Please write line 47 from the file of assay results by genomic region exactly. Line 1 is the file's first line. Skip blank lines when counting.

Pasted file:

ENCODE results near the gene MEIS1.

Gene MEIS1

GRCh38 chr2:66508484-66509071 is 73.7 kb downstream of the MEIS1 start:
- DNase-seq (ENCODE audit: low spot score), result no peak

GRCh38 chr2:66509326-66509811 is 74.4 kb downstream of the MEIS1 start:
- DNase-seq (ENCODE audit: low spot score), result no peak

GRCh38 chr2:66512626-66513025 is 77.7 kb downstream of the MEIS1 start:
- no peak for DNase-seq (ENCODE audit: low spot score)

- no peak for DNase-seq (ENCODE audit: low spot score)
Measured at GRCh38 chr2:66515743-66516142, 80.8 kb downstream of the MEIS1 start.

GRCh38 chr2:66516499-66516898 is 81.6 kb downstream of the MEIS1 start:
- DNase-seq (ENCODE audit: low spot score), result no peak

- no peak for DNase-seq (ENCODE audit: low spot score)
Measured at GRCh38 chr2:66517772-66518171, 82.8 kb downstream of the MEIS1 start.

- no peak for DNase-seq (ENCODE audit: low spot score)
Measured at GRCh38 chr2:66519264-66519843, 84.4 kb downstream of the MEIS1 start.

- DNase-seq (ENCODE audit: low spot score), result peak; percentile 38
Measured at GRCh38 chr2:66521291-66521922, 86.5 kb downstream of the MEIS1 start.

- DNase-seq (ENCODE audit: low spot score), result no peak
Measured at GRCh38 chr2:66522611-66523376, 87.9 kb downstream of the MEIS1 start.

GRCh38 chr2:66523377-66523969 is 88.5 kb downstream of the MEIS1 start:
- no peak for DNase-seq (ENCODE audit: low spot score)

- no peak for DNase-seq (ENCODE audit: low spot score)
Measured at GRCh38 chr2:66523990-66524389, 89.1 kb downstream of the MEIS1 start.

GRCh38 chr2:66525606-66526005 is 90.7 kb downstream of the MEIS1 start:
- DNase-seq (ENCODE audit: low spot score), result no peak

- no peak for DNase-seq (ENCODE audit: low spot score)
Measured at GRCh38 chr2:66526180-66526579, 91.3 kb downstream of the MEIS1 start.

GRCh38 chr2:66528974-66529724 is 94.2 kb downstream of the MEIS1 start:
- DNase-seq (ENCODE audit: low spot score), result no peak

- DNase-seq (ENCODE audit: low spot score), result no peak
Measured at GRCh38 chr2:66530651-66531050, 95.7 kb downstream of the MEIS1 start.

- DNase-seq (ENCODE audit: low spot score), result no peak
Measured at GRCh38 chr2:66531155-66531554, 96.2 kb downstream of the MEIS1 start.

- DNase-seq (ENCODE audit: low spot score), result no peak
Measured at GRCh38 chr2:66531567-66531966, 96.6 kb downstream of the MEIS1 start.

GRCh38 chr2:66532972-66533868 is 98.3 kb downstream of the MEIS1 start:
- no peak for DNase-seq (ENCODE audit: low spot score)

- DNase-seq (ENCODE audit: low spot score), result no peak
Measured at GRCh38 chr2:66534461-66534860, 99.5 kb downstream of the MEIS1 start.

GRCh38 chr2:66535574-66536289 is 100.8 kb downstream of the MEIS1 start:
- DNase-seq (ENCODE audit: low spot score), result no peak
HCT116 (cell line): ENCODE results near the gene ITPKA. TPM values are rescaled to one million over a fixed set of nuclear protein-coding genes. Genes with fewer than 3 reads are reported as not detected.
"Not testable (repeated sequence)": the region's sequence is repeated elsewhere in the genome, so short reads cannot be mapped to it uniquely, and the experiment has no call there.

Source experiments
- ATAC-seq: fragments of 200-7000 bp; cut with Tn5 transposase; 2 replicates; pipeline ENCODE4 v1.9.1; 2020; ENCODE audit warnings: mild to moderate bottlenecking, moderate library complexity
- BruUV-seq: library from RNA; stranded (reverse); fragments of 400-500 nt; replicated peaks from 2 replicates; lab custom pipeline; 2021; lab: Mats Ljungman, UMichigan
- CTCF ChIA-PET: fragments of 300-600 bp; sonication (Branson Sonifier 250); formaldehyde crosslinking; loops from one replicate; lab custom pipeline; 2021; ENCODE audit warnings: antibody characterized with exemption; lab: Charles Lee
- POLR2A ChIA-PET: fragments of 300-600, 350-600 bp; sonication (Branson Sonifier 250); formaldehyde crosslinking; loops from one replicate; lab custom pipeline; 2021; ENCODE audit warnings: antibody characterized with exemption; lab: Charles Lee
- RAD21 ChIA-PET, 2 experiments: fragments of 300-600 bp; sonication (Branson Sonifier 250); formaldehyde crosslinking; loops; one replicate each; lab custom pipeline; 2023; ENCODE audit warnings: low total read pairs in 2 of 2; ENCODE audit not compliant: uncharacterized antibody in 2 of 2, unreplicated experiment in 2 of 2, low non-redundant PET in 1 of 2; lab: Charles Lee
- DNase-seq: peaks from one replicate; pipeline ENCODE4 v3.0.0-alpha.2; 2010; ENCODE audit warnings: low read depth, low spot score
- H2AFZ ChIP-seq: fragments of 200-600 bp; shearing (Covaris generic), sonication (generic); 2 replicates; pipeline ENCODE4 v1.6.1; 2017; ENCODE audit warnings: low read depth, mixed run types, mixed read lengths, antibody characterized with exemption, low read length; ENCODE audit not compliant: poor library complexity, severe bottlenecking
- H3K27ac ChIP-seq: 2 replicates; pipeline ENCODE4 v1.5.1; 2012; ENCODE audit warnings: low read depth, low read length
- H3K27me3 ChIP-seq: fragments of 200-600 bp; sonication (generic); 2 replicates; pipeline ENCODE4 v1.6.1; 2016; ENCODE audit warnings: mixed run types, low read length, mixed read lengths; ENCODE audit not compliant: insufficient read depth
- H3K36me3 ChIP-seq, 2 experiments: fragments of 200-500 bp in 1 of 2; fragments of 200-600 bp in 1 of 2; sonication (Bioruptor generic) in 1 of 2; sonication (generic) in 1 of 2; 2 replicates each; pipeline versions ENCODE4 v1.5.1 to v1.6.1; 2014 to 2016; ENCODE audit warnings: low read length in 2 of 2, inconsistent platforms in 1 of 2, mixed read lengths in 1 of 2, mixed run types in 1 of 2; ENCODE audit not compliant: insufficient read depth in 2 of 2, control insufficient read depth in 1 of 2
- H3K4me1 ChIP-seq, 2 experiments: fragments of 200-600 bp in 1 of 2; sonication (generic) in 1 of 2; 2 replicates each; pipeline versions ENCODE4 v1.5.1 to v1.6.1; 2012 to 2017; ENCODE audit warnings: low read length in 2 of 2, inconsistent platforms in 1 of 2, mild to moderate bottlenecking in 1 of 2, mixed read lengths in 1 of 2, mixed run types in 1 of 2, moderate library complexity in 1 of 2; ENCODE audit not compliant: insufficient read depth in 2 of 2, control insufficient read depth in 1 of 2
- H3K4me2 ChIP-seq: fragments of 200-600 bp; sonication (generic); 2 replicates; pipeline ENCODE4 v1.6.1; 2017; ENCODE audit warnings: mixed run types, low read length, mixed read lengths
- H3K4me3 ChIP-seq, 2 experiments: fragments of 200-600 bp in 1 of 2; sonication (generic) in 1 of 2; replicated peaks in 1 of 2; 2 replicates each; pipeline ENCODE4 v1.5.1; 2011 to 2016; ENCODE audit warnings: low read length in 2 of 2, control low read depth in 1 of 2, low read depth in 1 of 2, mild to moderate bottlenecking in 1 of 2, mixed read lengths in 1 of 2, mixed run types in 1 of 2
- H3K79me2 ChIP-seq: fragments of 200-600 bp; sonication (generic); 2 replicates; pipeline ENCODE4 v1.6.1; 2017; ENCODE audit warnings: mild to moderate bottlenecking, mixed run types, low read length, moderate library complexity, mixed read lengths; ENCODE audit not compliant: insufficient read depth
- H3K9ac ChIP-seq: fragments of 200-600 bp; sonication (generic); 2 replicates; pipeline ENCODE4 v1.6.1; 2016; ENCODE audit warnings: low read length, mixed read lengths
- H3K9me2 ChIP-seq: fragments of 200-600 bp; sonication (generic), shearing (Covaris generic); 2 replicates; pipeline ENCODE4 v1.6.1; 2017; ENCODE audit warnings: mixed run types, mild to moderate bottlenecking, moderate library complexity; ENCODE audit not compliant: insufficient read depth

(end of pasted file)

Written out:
- BruUV-seq: library from RNA; stranded (reverse); fragments of 400-500 nt; replicated peaks from 2 replicates; lab custom pipeline; 2021; lab: Mats Ljungman, UMichigan